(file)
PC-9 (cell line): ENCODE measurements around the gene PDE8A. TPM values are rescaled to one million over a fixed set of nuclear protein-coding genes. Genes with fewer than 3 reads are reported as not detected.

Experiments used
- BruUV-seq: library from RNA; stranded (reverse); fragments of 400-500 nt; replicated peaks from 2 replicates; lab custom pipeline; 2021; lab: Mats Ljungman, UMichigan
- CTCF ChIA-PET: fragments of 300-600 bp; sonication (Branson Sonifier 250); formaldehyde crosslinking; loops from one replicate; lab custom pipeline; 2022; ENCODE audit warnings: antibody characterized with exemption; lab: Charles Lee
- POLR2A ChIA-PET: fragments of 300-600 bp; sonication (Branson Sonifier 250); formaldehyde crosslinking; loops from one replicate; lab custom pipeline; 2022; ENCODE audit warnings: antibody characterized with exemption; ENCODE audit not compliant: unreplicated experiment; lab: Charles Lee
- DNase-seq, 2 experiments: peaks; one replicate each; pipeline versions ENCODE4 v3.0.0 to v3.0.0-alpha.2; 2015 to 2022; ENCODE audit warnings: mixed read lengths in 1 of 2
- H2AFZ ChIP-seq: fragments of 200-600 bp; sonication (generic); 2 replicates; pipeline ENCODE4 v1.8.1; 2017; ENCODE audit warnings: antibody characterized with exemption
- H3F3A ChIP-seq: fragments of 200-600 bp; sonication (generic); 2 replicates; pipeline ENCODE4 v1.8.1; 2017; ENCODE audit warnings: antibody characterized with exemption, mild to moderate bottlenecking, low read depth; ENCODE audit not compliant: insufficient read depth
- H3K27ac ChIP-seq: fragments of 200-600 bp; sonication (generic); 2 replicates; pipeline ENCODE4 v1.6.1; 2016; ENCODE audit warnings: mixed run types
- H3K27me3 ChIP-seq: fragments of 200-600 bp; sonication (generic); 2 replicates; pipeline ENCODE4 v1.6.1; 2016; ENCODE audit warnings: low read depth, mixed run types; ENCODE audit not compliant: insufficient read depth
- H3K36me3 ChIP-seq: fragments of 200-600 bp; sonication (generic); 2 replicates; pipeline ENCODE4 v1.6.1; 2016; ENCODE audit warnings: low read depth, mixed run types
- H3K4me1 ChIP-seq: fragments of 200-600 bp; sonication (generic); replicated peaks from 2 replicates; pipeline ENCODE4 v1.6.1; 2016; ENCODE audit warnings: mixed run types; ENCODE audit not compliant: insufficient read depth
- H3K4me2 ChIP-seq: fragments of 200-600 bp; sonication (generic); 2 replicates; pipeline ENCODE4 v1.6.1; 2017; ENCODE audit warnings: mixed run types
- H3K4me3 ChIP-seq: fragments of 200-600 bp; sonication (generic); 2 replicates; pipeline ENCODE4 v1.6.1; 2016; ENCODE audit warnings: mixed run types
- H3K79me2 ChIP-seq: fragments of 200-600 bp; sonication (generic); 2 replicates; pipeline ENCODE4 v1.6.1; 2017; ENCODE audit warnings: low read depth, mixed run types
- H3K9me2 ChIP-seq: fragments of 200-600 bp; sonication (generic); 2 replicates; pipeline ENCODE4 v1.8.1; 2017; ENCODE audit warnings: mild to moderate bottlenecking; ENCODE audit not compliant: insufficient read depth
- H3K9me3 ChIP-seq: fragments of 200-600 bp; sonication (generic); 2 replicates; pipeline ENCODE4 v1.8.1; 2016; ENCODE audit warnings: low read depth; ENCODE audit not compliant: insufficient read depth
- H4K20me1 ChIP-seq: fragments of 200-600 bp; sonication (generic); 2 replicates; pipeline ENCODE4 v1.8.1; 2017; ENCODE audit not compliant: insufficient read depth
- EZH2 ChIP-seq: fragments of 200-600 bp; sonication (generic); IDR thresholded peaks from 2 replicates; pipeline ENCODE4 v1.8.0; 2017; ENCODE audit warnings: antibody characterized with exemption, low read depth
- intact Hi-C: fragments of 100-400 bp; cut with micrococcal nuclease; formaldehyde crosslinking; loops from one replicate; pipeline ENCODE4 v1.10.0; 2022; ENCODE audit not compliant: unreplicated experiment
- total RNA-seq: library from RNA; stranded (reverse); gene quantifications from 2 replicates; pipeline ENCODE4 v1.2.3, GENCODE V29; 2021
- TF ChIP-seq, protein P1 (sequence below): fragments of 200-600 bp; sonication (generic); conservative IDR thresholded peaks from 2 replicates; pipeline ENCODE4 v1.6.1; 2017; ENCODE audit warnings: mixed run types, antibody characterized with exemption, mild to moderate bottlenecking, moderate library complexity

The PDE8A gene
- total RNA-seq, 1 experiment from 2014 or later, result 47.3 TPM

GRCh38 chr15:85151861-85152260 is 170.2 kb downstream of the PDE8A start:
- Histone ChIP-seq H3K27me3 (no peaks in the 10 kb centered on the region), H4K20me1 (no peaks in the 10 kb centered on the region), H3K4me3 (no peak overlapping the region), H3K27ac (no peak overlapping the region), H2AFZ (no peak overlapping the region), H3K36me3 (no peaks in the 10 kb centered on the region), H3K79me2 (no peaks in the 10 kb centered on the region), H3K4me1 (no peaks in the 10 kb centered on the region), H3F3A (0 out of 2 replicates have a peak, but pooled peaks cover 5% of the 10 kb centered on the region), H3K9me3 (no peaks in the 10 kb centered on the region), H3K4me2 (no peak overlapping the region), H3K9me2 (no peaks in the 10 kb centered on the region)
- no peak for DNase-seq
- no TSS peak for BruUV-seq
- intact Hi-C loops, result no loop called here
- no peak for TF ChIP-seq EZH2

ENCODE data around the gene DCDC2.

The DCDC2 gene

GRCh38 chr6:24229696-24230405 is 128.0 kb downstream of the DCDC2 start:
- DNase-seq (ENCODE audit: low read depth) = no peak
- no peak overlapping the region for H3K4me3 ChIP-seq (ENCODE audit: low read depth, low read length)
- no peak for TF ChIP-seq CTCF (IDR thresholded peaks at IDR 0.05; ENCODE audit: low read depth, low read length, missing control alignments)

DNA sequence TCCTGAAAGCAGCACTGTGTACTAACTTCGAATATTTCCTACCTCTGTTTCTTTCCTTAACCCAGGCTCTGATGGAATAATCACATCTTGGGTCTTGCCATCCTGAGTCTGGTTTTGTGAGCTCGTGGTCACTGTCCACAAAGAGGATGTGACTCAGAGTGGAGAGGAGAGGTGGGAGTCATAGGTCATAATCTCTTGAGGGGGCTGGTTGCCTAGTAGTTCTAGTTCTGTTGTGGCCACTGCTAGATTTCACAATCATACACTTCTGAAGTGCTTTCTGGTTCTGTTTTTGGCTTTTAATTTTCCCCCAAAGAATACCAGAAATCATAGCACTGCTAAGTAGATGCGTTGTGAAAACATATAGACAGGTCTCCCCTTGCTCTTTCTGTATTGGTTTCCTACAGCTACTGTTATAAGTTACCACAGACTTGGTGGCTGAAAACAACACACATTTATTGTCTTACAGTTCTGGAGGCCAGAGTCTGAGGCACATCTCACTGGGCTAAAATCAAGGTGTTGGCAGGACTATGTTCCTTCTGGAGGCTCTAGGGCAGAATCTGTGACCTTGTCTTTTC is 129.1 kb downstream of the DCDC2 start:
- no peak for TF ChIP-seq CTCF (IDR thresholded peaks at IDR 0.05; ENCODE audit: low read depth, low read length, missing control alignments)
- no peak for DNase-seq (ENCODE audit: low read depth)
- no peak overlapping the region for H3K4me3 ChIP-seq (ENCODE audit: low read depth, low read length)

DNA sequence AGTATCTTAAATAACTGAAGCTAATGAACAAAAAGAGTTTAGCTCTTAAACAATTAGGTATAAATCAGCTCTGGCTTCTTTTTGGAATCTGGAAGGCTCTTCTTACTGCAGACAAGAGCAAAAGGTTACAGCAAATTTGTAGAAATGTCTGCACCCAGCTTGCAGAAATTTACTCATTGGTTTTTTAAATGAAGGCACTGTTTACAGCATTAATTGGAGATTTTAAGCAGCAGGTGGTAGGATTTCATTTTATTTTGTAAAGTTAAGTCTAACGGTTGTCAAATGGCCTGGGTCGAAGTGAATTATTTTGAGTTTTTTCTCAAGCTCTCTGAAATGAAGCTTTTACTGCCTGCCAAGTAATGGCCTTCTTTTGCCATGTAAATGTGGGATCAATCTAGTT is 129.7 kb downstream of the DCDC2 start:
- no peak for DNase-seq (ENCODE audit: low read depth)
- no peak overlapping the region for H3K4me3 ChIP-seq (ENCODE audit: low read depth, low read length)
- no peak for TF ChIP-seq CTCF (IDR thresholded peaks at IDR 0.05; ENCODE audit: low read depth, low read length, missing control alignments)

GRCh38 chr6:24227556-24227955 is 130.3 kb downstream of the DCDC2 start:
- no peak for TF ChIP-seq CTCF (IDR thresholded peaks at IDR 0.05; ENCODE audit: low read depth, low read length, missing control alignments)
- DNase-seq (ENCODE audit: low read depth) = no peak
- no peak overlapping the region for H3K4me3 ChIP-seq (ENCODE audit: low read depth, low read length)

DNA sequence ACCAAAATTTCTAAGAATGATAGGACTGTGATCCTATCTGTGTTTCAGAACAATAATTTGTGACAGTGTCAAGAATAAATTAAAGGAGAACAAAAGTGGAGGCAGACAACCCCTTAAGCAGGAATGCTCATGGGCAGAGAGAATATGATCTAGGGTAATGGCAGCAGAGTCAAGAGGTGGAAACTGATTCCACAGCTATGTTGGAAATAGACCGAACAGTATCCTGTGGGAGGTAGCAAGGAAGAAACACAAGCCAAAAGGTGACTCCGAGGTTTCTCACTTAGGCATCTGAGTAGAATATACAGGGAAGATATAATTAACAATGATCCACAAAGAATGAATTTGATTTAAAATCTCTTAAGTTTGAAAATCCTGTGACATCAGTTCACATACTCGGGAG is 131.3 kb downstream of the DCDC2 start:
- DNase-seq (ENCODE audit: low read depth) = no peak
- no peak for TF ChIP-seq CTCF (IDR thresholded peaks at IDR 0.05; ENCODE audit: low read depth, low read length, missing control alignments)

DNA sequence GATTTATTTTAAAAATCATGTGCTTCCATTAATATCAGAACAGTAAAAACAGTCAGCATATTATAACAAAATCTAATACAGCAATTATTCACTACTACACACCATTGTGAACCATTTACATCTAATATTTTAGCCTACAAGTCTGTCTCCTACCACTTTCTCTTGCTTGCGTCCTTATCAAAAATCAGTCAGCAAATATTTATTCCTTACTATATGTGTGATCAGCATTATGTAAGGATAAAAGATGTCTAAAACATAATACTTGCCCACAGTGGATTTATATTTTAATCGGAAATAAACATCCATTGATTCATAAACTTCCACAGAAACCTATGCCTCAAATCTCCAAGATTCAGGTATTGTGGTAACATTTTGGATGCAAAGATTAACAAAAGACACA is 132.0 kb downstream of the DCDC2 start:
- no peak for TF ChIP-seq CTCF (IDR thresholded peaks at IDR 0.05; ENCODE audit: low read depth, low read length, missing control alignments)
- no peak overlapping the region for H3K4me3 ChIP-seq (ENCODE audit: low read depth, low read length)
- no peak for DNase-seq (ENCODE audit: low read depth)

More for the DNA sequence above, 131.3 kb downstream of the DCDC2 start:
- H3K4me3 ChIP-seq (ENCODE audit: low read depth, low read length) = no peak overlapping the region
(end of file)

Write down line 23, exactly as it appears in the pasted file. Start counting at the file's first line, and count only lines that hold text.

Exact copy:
The PDE8A gene